Town Council Forum

Visitors walk the Town Square in late July. The response to COVID-19 was an issue discussed during a Wednesday Town Council forum organized by the League of Women Voters and Teton County Library.

Candidates for Jackson mayor and Town Council tackled several hot-button issues last week during a video forum presented by the League of Women Voters, Teton County Library and local media, including the News&Guide.

Michael Kudar and current Jackson Vice-Mayor Hailey Morton Levinson — the two mayoral candidates — joined Jessica Sell Chambers, current Jackson Mayor Pete Muldoon, Jim Rooks and Devon Viehman — the four council candidates — at the forum, moderated by League of Women Voters member Susan Dong. The four council candidates are vying for two open seats. (See more on the candidates in our Election Special Section inserted in this week’s edition.)

Representatives from KHOL radio, Buckrail and the News&Guide posed the questions with each candidate, who had two minutes to respond. Candidates also had the opportunity to wave a red card, allowing them a minute to respond to or rebut what another candidate had said.

Questions covered a range of topics, including sexual assault, housing, female and minority representation on local elected boards, the “seventh-penny” sales tax, and development of northern South Park and Snow King Mountain Resort.

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Pandemic policies

The forum kicked off with a question from KHOL’s Robyn Vincent about how best to handle the ongoing COVID-19 pandemic, which has seen a recent spike in Jackson Hole, as it has in many other areas of the nation. Vincent asked whether the recent spike requires another shutdown.

“No, it’s not time for a shutdown,” said Kudar, the mayoral candidate. “The last shutdown cost this community huge. ... This is an education thing. This evening when you go home and you go to bed, and you look at your kids and you look at your friends and family, it’s time to say, ‘Hey, we’ve got issues, we’ve got problems and this virus isn’t going anywhere soon’ — there’s no quick fix to it — and it’s time for the community to step it up. It’s time for us to realize that we have to do better. We have to do more. We’ve got to listen and we’ve got to stop fighting about this thing. We’ve got to keep our businesses up and going.”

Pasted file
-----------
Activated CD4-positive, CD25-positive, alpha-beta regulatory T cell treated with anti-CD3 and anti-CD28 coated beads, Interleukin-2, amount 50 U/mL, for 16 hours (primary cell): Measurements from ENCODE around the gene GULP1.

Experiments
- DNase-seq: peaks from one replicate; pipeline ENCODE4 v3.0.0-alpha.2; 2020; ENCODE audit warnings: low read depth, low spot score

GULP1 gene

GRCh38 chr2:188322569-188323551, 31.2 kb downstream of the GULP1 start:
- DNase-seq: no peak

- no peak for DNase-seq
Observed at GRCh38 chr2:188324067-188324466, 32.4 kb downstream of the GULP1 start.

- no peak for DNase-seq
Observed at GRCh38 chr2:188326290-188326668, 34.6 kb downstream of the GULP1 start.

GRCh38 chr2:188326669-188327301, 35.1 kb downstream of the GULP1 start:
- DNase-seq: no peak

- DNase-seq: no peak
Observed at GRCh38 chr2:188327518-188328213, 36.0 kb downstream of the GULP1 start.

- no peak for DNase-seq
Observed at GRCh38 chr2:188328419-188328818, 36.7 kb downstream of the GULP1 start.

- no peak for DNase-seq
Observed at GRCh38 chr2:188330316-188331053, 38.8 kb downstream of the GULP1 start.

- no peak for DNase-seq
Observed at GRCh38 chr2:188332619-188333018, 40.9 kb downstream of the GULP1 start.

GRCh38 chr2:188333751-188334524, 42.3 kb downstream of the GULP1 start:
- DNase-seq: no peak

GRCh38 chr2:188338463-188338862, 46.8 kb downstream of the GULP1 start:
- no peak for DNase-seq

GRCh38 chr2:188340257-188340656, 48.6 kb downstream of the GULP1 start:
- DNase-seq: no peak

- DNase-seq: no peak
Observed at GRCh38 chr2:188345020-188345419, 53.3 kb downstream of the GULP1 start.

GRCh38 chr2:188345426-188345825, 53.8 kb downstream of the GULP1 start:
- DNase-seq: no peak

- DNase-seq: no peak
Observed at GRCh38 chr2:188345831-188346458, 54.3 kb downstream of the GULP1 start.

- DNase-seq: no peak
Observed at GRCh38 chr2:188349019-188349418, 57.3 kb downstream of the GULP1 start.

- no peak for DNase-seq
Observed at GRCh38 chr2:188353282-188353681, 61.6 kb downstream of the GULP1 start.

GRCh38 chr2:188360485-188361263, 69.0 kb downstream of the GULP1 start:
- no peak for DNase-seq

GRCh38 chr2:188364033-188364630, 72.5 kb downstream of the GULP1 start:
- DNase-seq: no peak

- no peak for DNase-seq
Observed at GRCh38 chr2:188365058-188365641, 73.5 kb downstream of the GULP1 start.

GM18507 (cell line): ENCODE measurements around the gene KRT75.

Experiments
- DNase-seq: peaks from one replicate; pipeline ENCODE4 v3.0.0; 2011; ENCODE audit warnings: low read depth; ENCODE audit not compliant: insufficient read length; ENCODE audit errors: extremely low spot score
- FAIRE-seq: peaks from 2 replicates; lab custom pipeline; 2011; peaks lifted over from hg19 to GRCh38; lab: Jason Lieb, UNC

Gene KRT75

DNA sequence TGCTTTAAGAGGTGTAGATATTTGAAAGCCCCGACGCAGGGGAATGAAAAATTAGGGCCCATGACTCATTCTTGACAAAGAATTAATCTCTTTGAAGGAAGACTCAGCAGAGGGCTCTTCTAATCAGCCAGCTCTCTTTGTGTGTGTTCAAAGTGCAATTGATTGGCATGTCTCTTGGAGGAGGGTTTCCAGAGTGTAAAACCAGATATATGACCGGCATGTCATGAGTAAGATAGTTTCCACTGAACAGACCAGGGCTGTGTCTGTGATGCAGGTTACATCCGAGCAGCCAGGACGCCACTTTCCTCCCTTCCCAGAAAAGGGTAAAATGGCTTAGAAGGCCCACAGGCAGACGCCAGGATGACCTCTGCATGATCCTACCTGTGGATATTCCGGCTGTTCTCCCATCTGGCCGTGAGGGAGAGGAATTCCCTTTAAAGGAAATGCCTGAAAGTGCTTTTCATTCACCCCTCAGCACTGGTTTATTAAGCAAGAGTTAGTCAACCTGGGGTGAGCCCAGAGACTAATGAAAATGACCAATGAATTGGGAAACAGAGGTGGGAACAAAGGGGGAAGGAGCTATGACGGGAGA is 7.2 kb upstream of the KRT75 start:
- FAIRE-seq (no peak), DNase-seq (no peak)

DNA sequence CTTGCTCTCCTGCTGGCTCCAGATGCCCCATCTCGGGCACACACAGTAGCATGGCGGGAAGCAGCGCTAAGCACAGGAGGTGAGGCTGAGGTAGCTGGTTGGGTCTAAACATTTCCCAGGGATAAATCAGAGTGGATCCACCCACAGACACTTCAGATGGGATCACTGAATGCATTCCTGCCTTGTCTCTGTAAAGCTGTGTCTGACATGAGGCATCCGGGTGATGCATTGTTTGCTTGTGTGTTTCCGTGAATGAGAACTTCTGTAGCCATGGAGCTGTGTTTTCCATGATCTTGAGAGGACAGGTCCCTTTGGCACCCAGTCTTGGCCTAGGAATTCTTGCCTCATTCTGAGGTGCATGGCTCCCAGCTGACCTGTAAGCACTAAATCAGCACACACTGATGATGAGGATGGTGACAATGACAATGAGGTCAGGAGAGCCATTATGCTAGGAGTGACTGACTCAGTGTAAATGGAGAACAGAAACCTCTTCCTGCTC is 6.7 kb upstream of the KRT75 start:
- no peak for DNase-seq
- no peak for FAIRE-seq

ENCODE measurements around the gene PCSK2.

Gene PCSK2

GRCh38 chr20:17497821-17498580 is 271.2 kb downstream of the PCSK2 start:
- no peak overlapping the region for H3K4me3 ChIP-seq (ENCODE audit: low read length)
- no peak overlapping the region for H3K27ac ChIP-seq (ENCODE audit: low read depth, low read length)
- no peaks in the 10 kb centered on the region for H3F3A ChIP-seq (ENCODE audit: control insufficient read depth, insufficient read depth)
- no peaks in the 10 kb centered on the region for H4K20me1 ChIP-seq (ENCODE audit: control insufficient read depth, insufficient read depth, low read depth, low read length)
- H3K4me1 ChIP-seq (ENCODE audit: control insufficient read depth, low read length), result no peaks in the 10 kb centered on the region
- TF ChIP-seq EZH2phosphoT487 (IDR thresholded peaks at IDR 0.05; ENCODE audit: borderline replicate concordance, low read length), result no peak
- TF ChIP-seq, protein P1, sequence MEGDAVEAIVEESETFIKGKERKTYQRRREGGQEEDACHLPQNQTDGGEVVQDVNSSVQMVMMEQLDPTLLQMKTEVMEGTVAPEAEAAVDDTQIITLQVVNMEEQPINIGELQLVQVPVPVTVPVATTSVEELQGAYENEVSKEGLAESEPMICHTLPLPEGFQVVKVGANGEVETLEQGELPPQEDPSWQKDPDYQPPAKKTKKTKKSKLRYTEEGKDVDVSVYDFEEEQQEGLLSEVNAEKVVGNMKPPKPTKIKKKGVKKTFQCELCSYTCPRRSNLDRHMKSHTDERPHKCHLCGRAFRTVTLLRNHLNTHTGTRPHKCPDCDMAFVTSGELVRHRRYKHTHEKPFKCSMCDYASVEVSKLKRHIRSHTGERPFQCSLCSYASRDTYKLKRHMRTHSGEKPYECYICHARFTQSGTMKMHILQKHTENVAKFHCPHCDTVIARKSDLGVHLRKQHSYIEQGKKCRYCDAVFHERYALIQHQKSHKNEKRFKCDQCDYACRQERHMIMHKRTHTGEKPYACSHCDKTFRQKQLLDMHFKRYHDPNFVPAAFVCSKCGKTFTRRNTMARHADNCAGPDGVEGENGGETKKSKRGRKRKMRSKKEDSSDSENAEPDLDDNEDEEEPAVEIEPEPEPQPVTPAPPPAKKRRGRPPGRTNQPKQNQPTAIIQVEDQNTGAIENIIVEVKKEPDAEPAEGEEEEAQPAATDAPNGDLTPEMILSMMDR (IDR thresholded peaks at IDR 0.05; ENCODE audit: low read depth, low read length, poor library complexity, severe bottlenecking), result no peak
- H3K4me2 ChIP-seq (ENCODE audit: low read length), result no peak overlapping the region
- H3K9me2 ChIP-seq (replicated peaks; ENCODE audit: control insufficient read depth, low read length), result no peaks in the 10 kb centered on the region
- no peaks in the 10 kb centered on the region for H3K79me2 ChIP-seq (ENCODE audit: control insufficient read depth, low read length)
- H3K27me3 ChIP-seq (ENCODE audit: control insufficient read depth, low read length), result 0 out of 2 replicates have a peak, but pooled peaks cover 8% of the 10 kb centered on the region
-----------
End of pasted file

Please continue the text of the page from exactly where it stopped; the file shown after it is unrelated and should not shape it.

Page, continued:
Morton Levinson, who was among the Town Council members who voted to implement a local mask order before any such order from the county, reiterated what Mayor Pete Muldoon had said previously, that it’s important to rely on the recommendations of public health officials.

“They are the experts, and I am not. I think that that was a really good thing for our community to do, and I think that was really strong leadership from the town and county,” she said. “Because we were able to have that dialogue and get out in front of this, we fared far better than some of our other [peer] ski resort communities. I’m grateful for that. I think we’ve done a very good job since then in working as a community to keep our number of cases down. I am concerned about this recent uptick ... Again, I will rely on our health care professionals.”

Talk about the penny tax

The candidates addressed a question about the proposed “seventh-penny” sales tax — all but Kudar said they favor approving it as an added revenue stream for the town.

Supporting assault victims

Almost an hour into the forum, after candidates had also addressed the development of northern South Park, Vincent asked how the candidates would address barriers that exist for sexual assault survivors to report such assaults.